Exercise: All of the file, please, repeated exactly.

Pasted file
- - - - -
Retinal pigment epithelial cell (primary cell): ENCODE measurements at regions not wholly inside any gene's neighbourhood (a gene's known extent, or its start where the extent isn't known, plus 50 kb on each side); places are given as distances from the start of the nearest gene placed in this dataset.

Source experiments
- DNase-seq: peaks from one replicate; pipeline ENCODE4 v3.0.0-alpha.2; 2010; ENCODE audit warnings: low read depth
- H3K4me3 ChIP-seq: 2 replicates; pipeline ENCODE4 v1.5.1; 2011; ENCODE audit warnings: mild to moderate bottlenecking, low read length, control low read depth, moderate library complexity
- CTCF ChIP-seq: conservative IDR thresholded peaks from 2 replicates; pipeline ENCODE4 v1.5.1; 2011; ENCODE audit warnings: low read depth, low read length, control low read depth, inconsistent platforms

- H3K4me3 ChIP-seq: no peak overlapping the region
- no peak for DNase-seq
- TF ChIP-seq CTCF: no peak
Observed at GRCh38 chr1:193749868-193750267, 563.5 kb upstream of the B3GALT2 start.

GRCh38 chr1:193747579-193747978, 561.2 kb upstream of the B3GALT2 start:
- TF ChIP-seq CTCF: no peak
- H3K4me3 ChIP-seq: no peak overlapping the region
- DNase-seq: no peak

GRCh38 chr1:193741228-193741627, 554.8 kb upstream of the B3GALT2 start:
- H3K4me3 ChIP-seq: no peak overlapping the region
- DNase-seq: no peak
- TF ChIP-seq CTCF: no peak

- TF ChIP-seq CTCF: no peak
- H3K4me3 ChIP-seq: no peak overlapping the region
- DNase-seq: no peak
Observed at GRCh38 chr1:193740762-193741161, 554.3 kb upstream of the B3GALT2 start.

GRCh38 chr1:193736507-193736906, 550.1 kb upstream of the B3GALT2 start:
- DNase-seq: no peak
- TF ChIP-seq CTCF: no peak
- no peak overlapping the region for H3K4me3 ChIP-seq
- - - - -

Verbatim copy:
Retinal pigment epithelial cell (primary cell): ENCODE measurements at regions not wholly inside any gene's neighbourhood (a gene's known extent, or its start where the extent isn't known, plus 50 kb on each side); places are given as distances from the start of the nearest gene placed in this dataset.

Source experiments
- DNase-seq: peaks from one replicate; pipeline ENCODE4 v3.0.0-alpha.2; 2010; ENCODE audit warnings: low read depth
- H3K4me3 ChIP-seq: 2 replicates; pipeline ENCODE4 v1.5.1; 2011; ENCODE audit warnings: mild to moderate bottlenecking, low read length, control low read depth, moderate library complexity
- CTCF ChIP-seq: conservative IDR thresholded peaks from 2 replicates; pipeline ENCODE4 v1.5.1; 2011; ENCODE audit warnings: low read depth, low read length, control low read depth, inconsistent platforms

- H3K4me3 ChIP-seq: no peak overlapping the region
- no peak for DNase-seq
- TF ChIP-seq CTCF: no peak
Observed at GRCh38 chr1:193749868-193750267, 563.5 kb upstream of the B3GALT2 start.

GRCh38 chr1:193747579-193747978, 561.2 kb upstream of the B3GALT2 start:
- TF ChIP-seq CTCF: no peak
- H3K4me3 ChIP-seq: no peak overlapping the region
- DNase-seq: no peak

GRCh38 chr1:193741228-193741627, 554.8 kb upstream of the B3GALT2 start:
- H3K4me3 ChIP-seq: no peak overlapping the region
- DNase-seq: no peak
- TF ChIP-seq CTCF: no peak

- TF ChIP-seq CTCF: no peak
- H3K4me3 ChIP-seq: no peak overlapping the region
- DNase-seq: no peak
Observed at GRCh38 chr1:193740762-193741161, 554.3 kb upstream of the B3GALT2 start.

GRCh38 chr1:193736507-193736906, 550.1 kb upstream of the B3GALT2 start:
- DNase-seq: no peak
- TF ChIP-seq CTCF: no peak
- no peak overlapping the region for H3K4me3 ChIP-seq